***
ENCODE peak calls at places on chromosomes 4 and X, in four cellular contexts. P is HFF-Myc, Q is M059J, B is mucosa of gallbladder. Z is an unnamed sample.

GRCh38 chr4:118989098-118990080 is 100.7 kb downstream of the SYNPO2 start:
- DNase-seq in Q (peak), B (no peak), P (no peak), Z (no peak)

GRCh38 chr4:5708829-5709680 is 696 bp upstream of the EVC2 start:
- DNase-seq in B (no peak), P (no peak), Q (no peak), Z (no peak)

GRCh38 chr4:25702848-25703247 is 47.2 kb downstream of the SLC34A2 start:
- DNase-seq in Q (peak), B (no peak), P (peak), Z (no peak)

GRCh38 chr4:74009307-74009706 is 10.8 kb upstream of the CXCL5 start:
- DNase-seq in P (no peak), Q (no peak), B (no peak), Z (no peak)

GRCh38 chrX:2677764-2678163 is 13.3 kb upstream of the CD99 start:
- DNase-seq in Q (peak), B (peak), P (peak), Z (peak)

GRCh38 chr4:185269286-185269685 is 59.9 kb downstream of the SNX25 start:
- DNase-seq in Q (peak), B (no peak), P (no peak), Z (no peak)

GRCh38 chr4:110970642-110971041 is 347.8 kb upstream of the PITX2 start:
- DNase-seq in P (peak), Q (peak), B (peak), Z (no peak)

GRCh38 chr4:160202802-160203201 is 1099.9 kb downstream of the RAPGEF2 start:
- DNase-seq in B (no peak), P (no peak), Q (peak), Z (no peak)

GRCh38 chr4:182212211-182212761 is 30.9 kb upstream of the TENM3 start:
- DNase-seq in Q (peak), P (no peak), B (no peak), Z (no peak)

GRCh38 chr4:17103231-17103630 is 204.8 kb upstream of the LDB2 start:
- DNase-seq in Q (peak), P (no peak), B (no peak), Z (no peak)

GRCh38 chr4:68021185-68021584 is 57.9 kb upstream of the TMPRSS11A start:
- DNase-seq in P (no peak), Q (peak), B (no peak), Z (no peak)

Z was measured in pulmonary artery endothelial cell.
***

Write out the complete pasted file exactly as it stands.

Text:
ENCODE peak calls at places on chromosomes 4 and X, in four cellular contexts. P is HFF-Myc, Q is M059J, B is mucosa of gallbladder. Z is an unnamed sample.

GRCh38 chr4:118989098-118990080 is 100.7 kb downstream of the SYNPO2 start:
- DNase-seq in Q (peak), B (no peak), P (no peak), Z (no peak)

GRCh38 chr4:5708829-5709680 is 696 bp upstream of the EVC2 start:
- DNase-seq in B (no peak), P (no peak), Q (no peak), Z (no peak)

GRCh38 chr4:25702848-25703247 is 47.2 kb downstream of the SLC34A2 start:
- DNase-seq in Q (peak), B (no peak), P (peak), Z (no peak)

GRCh38 chr4:74009307-74009706 is 10.8 kb upstream of the CXCL5 start:
- DNase-seq in P (no peak), Q (no peak), B (no peak), Z (no peak)

GRCh38 chrX:2677764-2678163 is 13.3 kb upstream of the CD99 start:
- DNase-seq in Q (peak), B (peak), P (peak), Z (peak)

GRCh38 chr4:185269286-185269685 is 59.9 kb downstream of the SNX25 start:
- DNase-seq in Q (peak), B (no peak), P (no peak), Z (no peak)

GRCh38 chr4:110970642-110971041 is 347.8 kb upstream of the PITX2 start:
- DNase-seq in P (peak), Q (peak), B (peak), Z (no peak)

GRCh38 chr4:160202802-160203201 is 1099.9 kb downstream of the RAPGEF2 start:
- DNase-seq in B (no peak), P (no peak), Q (peak), Z (no peak)

GRCh38 chr4:182212211-182212761 is 30.9 kb upstream of the TENM3 start:
- DNase-seq in Q (peak), P (no peak), B (no peak), Z (no peak)

GRCh38 chr4:17103231-17103630 is 204.8 kb upstream of the LDB2 start:
- DNase-seq in Q (peak), P (no peak), B (no peak), Z (no peak)

GRCh38 chr4:68021185-68021584 is 57.9 kb upstream of the TMPRSS11A start:
- DNase-seq in P (no peak), Q (peak), B (no peak), Z (no peak)

Z was measured in pulmonary artery endothelial cell.